The heat shock response is among the most highly conserved genetic systems known; it is essential for all life, prokaryotic and eukaryotic. It represents the principal means by which cells endure physiologic stress, be it thermal, chemical, or anoxic, and thus likely plays a key role in cell surviving during fever, ethanol toxicity, and ischemia. Almost without exception, the response is coordinately regulated at the level of transcription. We wish to understand the molecular basis of this transcriptional regulation: what activates heat shock genes under non-inducing (basal) conditions, what causes their induction in response to environmental stress, and what limits their response during periods of continuous stress. To address these questions, we propose to use the HSP90 gene family of Saccharomyces cerevisiae as a model system. This family consists of two members which differ strikingly in their regulation but which encode a functionally indistinguishable gene product. HSP82 is expressed at a low basal level which is enhanced 10-to-20-fold by heat shock; HSC82 is expressed at a 10-fold higher constitutive level than is HSP82, but is induced only 2-fold further by stress. The specific questions we propose to address are the following. First, which cis- regulatory elements activate HSP82? We wish to perform a systematic 5'-deletion analysis of the gene's promoter region and, employing oligonucleotide-directed mutagenesis and gene transplacement techniques, introduce site-specific mutations into two sequence elements--the TATA box and the promoter-proximal heat shock element, HSE1--our prior work has shown are intimately engaged in protein/DNA interactions in vivo. Functional consequences will be assessed by Northern blot analysis; structural consequences by chromatin footprinting using chemical and enzymatic probes at both nucleosome- and nucleotide-resolution. Second, which cis-regulatory elements are responsible for the 10-fold higher basal level of expression of HSC82 vs. HSP82? To address this question, we propose to perform a complementary mutagenesis and footprinting analysis of the HSC82 promoter. Third, which trans-acting proteins activate these heat shock genes, and which are responsible for limiting the response during periods of chronic stress? Using antibodies to yeast heat shock factor (HSF), yeast TATA-binding factor, TFIID, the largest subunit of yeast RNA polymerase II, and yeast hsp70 (ssa1p), we propose to immunoprecipitate covalently crosslinked protein/DNA complexes purified from heat shocked and control cells, and identify by blot- hybridization those DNA sequences in intimate contact with each protein in vivo.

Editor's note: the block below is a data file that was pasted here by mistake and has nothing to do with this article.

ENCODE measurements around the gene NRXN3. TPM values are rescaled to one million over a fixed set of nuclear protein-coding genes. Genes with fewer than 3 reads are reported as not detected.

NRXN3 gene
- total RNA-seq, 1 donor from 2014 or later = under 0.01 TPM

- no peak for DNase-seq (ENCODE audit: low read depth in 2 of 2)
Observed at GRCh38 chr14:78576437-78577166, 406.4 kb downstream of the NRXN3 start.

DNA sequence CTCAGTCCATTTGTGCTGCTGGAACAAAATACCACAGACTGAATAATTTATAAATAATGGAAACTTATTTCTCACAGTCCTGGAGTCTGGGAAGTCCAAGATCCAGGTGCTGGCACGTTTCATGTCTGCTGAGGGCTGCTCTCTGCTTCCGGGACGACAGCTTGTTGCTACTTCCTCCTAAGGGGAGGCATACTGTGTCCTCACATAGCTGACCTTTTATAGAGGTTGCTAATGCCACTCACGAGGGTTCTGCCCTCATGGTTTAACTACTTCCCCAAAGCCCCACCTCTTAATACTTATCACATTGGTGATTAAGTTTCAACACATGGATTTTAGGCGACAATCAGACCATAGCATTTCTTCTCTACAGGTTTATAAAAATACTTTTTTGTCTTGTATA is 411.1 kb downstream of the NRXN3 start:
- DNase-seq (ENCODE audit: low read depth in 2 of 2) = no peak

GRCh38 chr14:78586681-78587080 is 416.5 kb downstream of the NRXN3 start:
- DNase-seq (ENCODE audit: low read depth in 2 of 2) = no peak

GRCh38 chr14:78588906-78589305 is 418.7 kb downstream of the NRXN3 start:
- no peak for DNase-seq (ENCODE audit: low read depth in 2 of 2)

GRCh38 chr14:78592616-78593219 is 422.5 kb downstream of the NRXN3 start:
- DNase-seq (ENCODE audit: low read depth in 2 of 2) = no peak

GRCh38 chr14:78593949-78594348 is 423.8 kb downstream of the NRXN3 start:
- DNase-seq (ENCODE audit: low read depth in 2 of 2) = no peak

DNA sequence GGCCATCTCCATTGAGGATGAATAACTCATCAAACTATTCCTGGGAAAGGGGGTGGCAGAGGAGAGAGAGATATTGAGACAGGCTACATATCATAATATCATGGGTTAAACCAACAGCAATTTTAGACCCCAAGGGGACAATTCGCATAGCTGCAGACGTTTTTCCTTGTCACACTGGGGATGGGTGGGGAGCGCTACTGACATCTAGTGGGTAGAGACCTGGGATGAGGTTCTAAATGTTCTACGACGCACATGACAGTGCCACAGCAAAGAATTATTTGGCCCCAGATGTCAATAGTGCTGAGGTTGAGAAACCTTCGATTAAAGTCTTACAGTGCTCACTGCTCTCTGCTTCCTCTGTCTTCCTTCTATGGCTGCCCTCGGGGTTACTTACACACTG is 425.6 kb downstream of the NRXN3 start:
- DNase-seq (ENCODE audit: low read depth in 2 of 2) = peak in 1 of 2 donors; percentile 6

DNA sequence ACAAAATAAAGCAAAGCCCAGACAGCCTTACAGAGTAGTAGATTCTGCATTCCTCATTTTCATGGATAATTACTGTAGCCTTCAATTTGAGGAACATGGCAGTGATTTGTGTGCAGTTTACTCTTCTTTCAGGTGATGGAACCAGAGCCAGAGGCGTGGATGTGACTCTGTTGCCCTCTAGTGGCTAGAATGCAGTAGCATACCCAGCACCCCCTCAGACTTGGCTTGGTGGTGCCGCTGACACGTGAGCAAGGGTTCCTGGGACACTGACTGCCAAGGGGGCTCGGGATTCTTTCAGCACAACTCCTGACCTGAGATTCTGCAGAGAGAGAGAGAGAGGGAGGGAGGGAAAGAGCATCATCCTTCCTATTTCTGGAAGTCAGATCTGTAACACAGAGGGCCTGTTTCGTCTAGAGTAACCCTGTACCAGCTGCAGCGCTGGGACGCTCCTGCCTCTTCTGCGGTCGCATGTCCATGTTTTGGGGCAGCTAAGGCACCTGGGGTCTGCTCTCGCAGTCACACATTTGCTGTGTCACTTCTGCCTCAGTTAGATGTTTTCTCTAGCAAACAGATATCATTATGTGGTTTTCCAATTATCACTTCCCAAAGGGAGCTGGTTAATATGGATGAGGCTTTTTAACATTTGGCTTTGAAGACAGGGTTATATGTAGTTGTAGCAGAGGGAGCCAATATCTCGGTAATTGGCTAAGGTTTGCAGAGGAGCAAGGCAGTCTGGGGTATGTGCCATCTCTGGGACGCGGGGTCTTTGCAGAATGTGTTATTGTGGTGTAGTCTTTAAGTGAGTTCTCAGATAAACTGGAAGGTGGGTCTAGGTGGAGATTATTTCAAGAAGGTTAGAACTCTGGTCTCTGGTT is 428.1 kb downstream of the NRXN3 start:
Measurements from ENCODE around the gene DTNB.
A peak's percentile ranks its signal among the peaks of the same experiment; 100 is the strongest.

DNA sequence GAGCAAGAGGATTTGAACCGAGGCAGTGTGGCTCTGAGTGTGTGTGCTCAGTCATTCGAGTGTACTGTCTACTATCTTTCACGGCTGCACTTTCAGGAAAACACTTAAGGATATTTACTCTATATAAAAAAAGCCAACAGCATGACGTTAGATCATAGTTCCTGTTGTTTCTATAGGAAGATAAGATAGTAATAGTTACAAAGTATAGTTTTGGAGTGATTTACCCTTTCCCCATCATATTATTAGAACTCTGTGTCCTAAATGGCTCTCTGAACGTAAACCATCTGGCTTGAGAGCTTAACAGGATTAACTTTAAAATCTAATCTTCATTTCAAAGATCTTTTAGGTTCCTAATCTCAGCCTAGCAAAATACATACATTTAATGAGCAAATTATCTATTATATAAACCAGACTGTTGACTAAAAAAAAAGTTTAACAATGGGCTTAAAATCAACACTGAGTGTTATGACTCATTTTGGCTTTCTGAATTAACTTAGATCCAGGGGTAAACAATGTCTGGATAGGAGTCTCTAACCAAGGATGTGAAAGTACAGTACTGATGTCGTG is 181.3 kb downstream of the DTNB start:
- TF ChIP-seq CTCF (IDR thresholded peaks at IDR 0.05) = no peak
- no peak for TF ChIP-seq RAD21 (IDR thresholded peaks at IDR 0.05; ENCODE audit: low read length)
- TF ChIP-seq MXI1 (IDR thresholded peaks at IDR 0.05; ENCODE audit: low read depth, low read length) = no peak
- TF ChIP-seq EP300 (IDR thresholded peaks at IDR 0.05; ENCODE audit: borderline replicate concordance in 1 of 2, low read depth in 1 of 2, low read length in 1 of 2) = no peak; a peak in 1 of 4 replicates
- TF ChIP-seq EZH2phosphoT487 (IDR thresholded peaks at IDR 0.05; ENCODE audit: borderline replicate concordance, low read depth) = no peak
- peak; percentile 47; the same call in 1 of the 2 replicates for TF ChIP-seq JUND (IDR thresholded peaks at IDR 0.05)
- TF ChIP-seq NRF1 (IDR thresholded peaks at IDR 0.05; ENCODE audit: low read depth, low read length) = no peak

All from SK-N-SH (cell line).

National Institute of Health (NIH)
National Institute of General Medical Sciences (NIGMS)
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Molecular Cytology Study Section (CTY)
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Louisiana State University Hsc Shreveport
Schools of Medicine
United States
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